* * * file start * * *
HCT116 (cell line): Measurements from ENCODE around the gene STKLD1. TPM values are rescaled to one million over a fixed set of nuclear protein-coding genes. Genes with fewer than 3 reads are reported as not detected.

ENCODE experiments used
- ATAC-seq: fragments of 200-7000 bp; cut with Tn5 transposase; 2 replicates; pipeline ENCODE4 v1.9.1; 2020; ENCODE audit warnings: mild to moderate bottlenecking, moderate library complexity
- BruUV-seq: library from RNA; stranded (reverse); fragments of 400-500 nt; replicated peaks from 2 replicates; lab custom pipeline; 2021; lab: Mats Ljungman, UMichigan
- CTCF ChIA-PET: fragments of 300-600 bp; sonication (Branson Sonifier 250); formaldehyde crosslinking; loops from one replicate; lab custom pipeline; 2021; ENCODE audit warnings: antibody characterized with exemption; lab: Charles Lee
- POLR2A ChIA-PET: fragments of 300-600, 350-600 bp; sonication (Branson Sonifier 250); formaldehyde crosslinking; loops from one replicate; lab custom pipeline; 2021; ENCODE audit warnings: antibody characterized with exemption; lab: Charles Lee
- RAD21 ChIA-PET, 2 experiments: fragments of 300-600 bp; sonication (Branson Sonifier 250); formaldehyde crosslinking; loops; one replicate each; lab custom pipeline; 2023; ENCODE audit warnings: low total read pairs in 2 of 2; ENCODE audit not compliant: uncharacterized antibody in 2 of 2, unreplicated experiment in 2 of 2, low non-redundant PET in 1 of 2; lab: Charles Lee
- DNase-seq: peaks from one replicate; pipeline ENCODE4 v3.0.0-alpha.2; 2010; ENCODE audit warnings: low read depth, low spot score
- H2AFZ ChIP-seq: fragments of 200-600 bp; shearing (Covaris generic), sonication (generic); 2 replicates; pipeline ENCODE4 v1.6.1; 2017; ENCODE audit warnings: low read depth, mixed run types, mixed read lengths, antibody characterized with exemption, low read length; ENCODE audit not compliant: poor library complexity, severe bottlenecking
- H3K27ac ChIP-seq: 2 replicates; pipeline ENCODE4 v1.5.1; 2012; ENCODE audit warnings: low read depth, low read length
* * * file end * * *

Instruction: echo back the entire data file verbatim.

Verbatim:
HCT116 (cell line): Measurements from ENCODE around the gene STKLD1. TPM values are rescaled to one million over a fixed set of nuclear protein-coding genes. Genes with fewer than 3 reads are reported as not detected.

ENCODE experiments used
- ATAC-seq: fragments of 200-7000 bp; cut with Tn5 transposase; 2 replicates; pipeline ENCODE4 v1.9.1; 2020; ENCODE audit warnings: mild to moderate bottlenecking, moderate library complexity
- BruUV-seq: library from RNA; stranded (reverse); fragments of 400-500 nt; replicated peaks from 2 replicates; lab custom pipeline; 2021; lab: Mats Ljungman, UMichigan
- CTCF ChIA-PET: fragments of 300-600 bp; sonication (Branson Sonifier 250); formaldehyde crosslinking; loops from one replicate; lab custom pipeline; 2021; ENCODE audit warnings: antibody characterized with exemption; lab: Charles Lee
- POLR2A ChIA-PET: fragments of 300-600, 350-600 bp; sonication (Branson Sonifier 250); formaldehyde crosslinking; loops from one replicate; lab custom pipeline; 2021; ENCODE audit warnings: antibody characterized with exemption; lab: Charles Lee
- RAD21 ChIA-PET, 2 experiments: fragments of 300-600 bp; sonication (Branson Sonifier 250); formaldehyde crosslinking; loops; one replicate each; lab custom pipeline; 2023; ENCODE audit warnings: low total read pairs in 2 of 2; ENCODE audit not compliant: uncharacterized antibody in 2 of 2, unreplicated experiment in 2 of 2, low non-redundant PET in 1 of 2; lab: Charles Lee
- DNase-seq: peaks from one replicate; pipeline ENCODE4 v3.0.0-alpha.2; 2010; ENCODE audit warnings: low read depth, low spot score
- H2AFZ ChIP-seq: fragments of 200-600 bp; shearing (Covaris generic), sonication (generic); 2 replicates; pipeline ENCODE4 v1.6.1; 2017; ENCODE audit warnings: low read depth, mixed run types, mixed read lengths, antibody characterized with exemption, low read length; ENCODE audit not compliant: poor library complexity, severe bottlenecking
- H3K27ac ChIP-seq: 2 replicates; pipeline ENCODE4 v1.5.1; 2012; ENCODE audit warnings: low read depth, low read length